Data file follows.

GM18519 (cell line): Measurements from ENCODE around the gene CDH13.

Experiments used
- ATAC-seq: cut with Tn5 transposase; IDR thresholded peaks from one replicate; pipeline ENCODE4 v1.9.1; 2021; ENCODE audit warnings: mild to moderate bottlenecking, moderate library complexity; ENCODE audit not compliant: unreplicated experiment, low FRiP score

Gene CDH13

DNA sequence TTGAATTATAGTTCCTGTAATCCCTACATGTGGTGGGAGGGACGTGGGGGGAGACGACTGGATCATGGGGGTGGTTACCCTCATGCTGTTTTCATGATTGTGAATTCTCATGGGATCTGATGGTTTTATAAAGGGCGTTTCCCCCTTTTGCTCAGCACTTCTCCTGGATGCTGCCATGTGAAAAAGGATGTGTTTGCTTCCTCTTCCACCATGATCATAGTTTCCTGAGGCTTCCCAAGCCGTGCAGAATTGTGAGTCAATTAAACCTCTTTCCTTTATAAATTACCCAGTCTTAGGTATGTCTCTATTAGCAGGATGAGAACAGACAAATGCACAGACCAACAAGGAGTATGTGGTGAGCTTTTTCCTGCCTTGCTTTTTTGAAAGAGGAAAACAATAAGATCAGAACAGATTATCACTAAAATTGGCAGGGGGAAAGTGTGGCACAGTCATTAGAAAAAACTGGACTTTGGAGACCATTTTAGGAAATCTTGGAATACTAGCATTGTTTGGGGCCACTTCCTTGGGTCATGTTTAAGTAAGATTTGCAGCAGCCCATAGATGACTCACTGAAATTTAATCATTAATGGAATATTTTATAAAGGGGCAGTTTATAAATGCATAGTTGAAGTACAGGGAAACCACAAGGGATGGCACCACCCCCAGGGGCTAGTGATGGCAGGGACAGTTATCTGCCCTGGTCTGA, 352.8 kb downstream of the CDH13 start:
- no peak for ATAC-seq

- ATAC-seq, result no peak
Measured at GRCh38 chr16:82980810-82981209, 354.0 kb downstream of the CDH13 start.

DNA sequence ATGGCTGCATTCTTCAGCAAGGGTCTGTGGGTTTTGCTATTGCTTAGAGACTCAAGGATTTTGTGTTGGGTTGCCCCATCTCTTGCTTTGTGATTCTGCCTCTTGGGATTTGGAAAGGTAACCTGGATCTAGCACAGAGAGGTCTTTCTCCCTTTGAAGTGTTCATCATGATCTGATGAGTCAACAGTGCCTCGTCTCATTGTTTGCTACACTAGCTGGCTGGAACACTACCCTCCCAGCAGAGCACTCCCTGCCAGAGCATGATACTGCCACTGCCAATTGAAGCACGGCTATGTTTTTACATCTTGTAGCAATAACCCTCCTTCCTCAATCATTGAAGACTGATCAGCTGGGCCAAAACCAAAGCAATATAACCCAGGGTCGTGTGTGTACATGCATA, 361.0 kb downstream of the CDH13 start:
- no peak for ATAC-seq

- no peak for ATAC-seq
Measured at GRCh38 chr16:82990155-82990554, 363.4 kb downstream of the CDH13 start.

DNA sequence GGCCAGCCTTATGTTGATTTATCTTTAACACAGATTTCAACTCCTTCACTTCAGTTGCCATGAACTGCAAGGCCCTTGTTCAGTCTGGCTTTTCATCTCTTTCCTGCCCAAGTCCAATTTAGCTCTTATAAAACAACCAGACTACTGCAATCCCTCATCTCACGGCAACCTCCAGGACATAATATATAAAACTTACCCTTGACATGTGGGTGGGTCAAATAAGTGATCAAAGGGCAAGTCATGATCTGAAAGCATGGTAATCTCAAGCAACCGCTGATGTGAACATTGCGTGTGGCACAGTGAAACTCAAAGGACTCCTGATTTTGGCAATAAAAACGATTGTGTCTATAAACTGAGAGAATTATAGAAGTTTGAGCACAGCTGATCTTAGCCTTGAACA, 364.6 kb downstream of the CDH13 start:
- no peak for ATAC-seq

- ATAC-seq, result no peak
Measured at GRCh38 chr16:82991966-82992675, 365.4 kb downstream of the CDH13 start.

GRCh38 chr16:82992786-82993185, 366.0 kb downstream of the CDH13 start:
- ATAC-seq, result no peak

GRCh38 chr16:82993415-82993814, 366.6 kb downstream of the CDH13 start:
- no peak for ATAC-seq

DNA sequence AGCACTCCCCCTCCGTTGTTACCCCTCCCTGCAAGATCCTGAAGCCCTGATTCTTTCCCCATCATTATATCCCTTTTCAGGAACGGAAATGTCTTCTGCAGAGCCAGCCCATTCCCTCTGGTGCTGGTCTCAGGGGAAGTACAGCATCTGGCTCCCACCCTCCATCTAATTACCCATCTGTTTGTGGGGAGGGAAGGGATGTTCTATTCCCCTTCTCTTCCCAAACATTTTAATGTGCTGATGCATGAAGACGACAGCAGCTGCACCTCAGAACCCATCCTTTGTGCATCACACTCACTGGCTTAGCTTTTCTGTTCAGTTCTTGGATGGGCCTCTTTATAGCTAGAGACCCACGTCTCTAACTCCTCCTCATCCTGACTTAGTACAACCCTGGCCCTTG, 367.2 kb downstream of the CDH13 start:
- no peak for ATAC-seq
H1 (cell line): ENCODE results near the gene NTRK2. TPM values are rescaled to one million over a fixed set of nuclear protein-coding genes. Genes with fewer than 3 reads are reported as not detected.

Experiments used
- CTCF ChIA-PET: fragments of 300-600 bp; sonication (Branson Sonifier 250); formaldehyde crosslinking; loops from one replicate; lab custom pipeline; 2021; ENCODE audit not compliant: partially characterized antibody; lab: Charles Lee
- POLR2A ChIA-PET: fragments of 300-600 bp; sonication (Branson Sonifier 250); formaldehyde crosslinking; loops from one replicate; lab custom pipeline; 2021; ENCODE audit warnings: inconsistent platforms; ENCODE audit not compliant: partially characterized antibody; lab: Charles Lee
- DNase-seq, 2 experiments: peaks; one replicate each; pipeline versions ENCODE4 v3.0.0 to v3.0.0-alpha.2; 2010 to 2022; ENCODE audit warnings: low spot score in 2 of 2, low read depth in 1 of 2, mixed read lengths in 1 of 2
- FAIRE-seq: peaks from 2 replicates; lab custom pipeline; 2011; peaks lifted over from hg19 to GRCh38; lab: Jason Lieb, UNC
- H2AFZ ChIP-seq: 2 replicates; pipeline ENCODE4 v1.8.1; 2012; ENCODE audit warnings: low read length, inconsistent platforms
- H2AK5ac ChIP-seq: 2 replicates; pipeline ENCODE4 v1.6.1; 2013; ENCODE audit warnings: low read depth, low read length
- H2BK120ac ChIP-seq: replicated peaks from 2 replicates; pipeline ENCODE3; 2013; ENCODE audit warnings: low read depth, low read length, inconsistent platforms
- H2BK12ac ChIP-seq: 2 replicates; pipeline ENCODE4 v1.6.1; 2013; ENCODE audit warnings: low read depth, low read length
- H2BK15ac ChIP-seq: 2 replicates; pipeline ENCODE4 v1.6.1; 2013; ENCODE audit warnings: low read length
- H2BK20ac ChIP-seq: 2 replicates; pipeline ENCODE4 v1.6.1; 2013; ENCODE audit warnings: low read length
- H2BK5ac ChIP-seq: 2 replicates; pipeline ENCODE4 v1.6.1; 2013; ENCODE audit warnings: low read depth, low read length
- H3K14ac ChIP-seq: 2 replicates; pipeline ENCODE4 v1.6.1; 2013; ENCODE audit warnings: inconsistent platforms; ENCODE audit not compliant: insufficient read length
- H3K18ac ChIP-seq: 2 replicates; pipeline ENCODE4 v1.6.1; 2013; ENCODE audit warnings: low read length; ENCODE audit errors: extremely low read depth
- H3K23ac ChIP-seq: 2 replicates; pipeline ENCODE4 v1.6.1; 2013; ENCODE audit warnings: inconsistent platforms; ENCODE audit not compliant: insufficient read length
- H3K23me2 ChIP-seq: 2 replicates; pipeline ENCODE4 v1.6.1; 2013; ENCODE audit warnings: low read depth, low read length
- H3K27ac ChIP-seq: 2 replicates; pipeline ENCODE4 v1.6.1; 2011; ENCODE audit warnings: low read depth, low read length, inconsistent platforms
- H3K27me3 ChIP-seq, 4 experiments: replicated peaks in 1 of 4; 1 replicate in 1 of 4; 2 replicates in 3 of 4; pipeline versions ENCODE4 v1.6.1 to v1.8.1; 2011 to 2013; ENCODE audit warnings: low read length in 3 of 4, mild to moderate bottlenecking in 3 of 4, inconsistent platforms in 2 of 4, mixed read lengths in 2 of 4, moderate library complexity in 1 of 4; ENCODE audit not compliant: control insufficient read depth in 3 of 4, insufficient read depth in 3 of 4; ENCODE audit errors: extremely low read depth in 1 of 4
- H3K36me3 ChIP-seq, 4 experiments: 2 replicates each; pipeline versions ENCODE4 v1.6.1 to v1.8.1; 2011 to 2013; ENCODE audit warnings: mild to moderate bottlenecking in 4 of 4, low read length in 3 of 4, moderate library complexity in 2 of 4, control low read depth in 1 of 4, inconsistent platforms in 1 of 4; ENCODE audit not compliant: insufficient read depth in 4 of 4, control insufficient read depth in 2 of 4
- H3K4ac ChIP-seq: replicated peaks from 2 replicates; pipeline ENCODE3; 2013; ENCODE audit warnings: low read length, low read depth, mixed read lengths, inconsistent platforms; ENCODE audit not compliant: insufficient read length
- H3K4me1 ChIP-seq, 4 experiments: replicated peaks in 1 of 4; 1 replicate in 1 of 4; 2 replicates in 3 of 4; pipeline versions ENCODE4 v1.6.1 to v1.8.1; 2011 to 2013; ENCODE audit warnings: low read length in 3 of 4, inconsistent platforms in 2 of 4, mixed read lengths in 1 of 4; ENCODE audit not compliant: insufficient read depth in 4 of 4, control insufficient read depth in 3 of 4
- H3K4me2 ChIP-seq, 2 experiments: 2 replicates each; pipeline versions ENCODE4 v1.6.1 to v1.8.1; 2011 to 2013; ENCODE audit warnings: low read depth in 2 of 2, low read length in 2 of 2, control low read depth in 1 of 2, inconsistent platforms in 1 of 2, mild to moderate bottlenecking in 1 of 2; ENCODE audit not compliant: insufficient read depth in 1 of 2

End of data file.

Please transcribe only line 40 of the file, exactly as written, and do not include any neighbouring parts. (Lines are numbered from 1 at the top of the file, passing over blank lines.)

- H3K27ac ChIP-seq: 2 replicates; pipeline ENCODE4 v1.6.1; 2011; ENCODE audit warnings: low read depth, low read length, inconsistent platforms